Share Email Print
cover

Proceedings Paper

The precision radial velocity error budget for the Gemini High-resolution Optical SpecTrograph (GHOST)
Format Member Price Non-Member Price
PDF $14.40 $18.00

Paper Abstract

The Gemini High-resolution Optical SpecTrograph (GHOST) is a fiber fed spectrograph primarily designed for high efficiency and broad wavelength coverage (363 -1000nm), with an anticipated commissioning early in 2018. The primary scientific goal of the Precision Radial Velocity (PRV) mode will be follow-up of relatively faint (R>12) transiting exoplanet targets, especially from the TESS mission. In the PRV mode, the 1.2 arcsec diameter stellar image will be split 19 ways, combined in a single slit with a simultaneous Th/Xe reference source, dispersed at a resolving power of 80,000 and imaged onto two detectors. The spectrograph will be thermally stabilized in the Gemini pier laboratory, and modal noise will be reduced below other sources through the use of a fiber agitator. Unlike other precision high resolution spectrographs, GHOST will not be pressure controlled (although pressure will be monitored precisely), and there will be no double scrambler or shaped (e.g. octagonal) fibers. Instead, GHOST will have to rely on simultaneous two-color imaging of the slit and the simultaneous Th/Xe fiber to correct for variable fiber illumination and focal-ratio degradation. This configuration presents unique challenges in estimating a PRV error budget.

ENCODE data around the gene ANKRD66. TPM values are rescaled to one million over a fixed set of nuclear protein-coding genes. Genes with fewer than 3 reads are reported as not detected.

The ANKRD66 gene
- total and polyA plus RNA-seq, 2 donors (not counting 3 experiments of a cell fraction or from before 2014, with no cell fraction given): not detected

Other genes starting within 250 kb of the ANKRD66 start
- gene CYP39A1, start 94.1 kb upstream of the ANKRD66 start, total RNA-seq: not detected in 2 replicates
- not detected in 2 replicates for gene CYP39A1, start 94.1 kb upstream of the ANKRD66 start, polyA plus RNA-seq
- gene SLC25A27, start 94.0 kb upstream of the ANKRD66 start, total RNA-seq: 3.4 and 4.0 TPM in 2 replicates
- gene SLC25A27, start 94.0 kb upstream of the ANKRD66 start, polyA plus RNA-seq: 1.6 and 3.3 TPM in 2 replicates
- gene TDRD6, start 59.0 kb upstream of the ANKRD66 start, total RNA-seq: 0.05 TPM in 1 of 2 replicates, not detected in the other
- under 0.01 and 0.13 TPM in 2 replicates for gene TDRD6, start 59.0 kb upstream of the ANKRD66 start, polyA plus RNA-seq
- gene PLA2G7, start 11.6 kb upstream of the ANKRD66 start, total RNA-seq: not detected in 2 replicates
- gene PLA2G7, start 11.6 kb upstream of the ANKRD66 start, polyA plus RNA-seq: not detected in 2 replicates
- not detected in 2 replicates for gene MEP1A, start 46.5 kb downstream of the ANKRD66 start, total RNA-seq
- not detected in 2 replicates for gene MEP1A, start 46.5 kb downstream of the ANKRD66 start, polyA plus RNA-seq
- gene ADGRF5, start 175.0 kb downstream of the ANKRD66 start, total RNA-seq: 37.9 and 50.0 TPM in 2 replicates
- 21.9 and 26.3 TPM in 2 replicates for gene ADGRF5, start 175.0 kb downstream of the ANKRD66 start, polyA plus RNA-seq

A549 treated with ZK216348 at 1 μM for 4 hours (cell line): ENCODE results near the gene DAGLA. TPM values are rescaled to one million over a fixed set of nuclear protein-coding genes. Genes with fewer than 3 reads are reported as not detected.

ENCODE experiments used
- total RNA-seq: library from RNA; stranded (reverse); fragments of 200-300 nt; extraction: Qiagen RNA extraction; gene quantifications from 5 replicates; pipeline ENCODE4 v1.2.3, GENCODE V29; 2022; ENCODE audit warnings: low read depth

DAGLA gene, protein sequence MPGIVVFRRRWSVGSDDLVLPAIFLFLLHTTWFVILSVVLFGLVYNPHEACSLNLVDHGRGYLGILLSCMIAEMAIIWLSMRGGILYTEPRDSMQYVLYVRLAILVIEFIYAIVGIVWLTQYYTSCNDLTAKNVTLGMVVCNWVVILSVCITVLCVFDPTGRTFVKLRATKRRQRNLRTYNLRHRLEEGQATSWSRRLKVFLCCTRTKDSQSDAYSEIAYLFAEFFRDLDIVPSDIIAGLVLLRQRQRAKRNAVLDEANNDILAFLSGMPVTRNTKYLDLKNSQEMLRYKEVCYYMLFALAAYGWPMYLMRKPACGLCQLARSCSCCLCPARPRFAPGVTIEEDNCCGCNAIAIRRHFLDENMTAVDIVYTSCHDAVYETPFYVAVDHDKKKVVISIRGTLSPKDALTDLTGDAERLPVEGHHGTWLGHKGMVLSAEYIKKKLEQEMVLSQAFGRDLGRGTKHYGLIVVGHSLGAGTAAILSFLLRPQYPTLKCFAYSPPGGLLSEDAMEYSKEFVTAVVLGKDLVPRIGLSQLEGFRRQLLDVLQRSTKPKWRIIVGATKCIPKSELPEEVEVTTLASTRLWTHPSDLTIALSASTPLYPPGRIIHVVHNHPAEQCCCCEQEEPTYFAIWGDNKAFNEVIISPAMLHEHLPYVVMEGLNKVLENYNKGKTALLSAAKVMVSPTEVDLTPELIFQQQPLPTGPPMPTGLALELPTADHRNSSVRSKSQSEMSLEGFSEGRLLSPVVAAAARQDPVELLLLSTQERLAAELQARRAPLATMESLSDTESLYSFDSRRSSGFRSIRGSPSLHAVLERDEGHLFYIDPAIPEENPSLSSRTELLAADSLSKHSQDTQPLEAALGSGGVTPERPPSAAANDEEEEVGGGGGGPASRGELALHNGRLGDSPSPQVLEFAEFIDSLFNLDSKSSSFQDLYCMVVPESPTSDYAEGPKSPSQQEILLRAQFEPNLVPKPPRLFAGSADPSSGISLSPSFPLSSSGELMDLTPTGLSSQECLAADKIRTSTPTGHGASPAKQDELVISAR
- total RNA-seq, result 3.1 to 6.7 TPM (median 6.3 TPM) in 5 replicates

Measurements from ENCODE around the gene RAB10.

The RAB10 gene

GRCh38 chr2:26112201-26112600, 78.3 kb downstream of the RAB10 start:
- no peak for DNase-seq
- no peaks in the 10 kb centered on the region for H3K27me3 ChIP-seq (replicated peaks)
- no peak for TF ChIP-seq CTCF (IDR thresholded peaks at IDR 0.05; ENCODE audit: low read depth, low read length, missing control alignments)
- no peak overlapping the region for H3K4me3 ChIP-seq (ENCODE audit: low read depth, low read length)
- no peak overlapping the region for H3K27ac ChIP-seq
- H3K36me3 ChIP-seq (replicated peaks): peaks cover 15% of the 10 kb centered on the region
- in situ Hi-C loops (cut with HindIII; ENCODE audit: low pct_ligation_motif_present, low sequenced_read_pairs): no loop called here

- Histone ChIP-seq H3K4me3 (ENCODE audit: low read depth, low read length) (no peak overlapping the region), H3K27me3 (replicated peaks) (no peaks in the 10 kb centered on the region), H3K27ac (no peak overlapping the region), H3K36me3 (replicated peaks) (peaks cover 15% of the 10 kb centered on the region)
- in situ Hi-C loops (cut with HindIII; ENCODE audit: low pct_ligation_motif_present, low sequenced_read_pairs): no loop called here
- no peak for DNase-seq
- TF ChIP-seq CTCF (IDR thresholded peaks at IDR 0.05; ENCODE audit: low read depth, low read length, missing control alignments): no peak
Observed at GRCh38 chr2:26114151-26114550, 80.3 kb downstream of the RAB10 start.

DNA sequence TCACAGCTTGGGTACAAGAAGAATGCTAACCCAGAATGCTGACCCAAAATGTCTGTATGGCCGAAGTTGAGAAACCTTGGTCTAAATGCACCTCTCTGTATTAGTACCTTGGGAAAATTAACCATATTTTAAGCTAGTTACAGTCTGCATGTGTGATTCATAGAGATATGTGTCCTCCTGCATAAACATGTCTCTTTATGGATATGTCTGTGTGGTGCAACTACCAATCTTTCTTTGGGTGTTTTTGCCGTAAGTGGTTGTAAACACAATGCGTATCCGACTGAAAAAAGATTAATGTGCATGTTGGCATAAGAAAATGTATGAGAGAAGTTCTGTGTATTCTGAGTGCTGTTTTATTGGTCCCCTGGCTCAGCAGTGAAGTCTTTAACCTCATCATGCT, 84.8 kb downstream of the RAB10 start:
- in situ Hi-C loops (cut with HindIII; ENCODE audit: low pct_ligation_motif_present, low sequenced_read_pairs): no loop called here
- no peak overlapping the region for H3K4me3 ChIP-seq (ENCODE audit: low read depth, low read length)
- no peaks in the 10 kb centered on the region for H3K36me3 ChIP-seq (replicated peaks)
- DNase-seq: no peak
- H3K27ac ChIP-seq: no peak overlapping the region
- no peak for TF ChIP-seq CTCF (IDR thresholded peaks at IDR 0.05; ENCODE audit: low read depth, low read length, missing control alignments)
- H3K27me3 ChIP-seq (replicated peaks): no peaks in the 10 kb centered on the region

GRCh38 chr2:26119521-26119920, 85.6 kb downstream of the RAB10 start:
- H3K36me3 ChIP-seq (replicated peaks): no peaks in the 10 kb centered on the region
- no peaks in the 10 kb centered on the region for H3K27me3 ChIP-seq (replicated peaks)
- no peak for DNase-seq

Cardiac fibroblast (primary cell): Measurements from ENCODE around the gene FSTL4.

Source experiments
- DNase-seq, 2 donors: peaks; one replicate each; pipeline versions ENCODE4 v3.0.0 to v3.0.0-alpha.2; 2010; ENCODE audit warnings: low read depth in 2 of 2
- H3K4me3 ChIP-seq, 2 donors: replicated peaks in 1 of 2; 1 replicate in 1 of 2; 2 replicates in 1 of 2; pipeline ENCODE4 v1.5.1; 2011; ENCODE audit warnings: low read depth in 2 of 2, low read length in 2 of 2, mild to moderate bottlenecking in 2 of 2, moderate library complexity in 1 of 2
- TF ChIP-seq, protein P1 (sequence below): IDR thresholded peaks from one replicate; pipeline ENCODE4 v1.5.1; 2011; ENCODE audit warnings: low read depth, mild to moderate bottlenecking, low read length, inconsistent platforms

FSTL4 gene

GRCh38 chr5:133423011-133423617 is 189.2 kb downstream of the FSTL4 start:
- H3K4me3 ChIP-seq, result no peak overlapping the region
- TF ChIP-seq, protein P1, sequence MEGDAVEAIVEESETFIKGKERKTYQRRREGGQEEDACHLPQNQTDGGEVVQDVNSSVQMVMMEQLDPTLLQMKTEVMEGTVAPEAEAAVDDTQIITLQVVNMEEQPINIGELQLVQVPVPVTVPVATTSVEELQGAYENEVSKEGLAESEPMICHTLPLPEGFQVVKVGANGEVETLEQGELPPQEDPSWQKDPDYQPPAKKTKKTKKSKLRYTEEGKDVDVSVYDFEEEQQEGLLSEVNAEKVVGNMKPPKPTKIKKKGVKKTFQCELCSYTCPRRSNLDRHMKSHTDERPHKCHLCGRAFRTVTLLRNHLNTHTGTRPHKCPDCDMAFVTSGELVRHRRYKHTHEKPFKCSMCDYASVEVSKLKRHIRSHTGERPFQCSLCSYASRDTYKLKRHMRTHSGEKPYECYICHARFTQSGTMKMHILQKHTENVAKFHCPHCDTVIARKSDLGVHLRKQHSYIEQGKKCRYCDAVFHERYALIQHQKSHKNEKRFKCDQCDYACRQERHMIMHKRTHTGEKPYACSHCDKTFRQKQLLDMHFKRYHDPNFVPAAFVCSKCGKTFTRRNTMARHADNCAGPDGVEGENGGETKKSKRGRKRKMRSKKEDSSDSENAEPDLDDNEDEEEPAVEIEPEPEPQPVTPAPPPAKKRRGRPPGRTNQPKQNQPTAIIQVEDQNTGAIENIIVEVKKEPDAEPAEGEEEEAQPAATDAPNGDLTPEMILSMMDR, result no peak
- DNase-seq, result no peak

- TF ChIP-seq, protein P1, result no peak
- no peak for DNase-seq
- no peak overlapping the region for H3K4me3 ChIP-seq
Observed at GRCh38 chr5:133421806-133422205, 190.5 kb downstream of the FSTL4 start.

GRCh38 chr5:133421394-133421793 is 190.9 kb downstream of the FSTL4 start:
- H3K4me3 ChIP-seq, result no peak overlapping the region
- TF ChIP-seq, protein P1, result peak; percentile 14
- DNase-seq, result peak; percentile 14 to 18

Paper Details

Date Published: 9 August 2016
PDF: 6 pages
Proc. SPIE 9908, Ground-based and Airborne Instrumentation for Astronomy VI, 99087A (9 August 2016); doi: 10.1117/12.2233927
Show Author Affiliations
Michael J. Ireland, The Australian National Univ. (Australia)
Étienne Artigau, Univ. de Montréal (Canada)
Greg Burley, NRC - Herzberg Astronomy & Astrophysics (Canada)
Michael Edgar, Australian Astronomical Observatory (Australia)
Steve Margheim, Gemini Observatory (Chile)
Gordon Robertson, Australian Astronomical Observatory (Australia)
The Univ. of Sydney (Australia)
John Pazder, NRC - Herzberg Astronomy & Astrophysics (Canada)
Richard McDermid, Australian Astronomical Observatory (Australia)
Macquarie Univ. (Australia)
Ross Zhelem, Australian Astronomical Observatory (Australia)


Published in SPIE Proceedings Vol. 9908:
Ground-based and Airborne Instrumentation for Astronomy VI
Christopher J. Evans; Luc Simard; Hideki Takami, Editor(s)

© SPIE. Terms of Use
Back to Top